The Ortiz Collection — ‘proof that the past is in all of us’

Masterpieces of ancient art from the collection of George Ortiz — ‘one of the pre-eminent collectors of his day’ — come to Christie’s London for a non-selling exhibition, 14 June to 12 July


From left: a Thessalian terracotta steatopygous idol, 6th millennium BC, 13.7 cm high, from the Ortiz Collection; George Ortiz at the 1993 exhibition of his ancient artworks in the Hermitage Museum, St Petersburg (detail); a Greek geometric pottery krater, c. 700 BC, 26.4 cm high, from the Ortiz Collection

In 1994 London’s Royal Academy staged an exhibition of antiquities from the collection of George Ortiz. In Pursuit of the Absolute  was curated by the collector himself, who also wrote the catalogue. To mark its 25th anniversary, Christie’s is displaying some highlights of the collection at its London headquarters.

George Ortiz, born in 1927, was the son of Bolivia’s ambassador to France. He grew up in Paris, and studied philosophy before travelling to Greece for the first time in 1949. He later described his first encounter with the art of the ancient world as being like a religious conversion: ‘Greek art exuded a spirit which I believe to be the spiritual birth of man... a humanism wherein the rational mind has the potential to seek everything there is to learn about the cosmos.’


George Ortiz at the 1993 exhibition of his ancient artworks in the Hermitage Museum, St Petersburg 

Ortiz set about acquiring works that typified this Big Bang of the human soul. ‘My approach was purely intuitive,’ he said. ‘Certain objects struck me viscerally. I let them speak to me.’ 

The Christie’s show includes many of those elegant pieces: the Peloponnesian figure of a warrior in a plumed helmet and lace-up boots; a kouros, or marble torso, of a beautiful youth, sculpted just as Athens was reaching its intellectual height; a krater, or egg-shaped vase, decorated with a centaur. That portmanteau creature, painted around 700 BC, has unusual lions’ feet, as if the idea of the centaur was not yet fully formed in the Greek mind.

Representations of animals are a theme within the collection. A cinched bronze figure of a horse, perhaps cast in Thessaly; an Egyptian glazed terracotta cat that sits serenely on top of a papyrus plant. The cat is Egyptian: as Ortiz began to explore the art of antiquity, he saw the same Hellenistic ‘message of hope’ echoed elsewhere and in other ages. It was prefigured in works from the Neolithic period and carried forward to medieval Byzantium; it evolved in parallel on the continents of Africa and the Americas, and through the islands of the Pacific.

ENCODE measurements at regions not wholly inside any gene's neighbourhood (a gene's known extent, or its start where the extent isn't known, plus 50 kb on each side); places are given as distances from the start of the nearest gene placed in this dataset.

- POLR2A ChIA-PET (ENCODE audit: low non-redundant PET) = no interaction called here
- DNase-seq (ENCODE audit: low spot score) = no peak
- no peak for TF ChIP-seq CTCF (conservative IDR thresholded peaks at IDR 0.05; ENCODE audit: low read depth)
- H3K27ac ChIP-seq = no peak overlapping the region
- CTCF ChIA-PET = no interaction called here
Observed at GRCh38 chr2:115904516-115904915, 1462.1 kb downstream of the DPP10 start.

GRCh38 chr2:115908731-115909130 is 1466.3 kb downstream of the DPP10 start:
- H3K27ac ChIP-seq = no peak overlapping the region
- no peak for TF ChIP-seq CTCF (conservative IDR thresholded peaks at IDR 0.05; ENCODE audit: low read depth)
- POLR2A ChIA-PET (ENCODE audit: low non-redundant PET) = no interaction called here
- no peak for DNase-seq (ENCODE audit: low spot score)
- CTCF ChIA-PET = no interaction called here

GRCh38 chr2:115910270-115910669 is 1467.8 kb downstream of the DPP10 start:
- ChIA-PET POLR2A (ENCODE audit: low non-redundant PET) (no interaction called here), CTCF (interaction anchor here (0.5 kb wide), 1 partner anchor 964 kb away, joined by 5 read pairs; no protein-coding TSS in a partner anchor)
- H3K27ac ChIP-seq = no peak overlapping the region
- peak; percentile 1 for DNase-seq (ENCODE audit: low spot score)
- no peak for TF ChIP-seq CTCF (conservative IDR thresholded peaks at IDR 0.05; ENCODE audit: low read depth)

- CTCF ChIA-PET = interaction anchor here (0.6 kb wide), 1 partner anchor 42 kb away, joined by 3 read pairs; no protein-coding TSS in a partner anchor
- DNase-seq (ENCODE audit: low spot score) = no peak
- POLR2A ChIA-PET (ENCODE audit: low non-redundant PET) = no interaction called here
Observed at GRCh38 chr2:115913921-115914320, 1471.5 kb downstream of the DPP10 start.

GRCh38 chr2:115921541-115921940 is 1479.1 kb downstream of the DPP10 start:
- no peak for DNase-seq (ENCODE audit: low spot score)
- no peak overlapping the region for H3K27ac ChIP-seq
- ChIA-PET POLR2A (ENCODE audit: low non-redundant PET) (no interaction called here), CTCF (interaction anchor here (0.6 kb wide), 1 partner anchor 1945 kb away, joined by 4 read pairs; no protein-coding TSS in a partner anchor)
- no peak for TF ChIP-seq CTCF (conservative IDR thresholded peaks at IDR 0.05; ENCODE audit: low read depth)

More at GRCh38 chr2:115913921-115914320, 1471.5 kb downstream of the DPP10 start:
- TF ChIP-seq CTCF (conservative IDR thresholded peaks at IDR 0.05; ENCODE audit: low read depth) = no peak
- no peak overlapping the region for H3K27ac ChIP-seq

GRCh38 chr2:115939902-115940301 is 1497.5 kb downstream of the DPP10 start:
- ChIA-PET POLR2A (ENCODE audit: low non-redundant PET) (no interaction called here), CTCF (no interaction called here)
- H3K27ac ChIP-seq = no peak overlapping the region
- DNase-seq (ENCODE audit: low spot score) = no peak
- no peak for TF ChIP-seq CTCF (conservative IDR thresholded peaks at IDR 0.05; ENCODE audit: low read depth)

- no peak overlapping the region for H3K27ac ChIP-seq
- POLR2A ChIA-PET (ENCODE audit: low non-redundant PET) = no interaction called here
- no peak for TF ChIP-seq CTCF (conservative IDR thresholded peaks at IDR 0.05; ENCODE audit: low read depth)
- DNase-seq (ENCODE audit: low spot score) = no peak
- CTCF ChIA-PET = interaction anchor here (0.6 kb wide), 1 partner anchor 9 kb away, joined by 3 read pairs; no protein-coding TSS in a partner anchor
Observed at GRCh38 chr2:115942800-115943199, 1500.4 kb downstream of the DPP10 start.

An Egyptian faience hippo, 1850-1700 BC, 13.5 cm long, from the Ortiz Collection

Ortiz realised that the special quality he first noted in Greece was universal. It is what the cat has in common with the kouros and the krater — that, and their owner’s almost mystical reverence for each individual work of art. 

‘Objects came my way — some of them, unquestionably, because they had to,’ he said. ‘It is as though they knew I would love them, understand them... The collection is a proof that the past is in all of us, and we will be in all that comes after us.’

A Greek bronze youth in helmet and boots, circa 520 BC, 19.6 cm high, from the Ortiz Collection 

A Sasanian parcel-gilt silver plate, circa 5th-7th century AD, 19.9 cm diameter, from the Ortiz Collection 

The selection of 17 works in the non-selling show has been curated by Christie’s Head of Antiquities, G. Max Bernheimer. ‘Ortiz was one of the pre-eminent collectors of his day,’ says the specialist. ‘Following his death in 2013, it’s a privilege to be showing a selection of works from his collection on the 25th anniversary of the fantastic show at the Royal Academy.’

The George Ortiz Collection will be on view in the Augusta Gallery at Christie’s in London between 14 June and 12 July 2019

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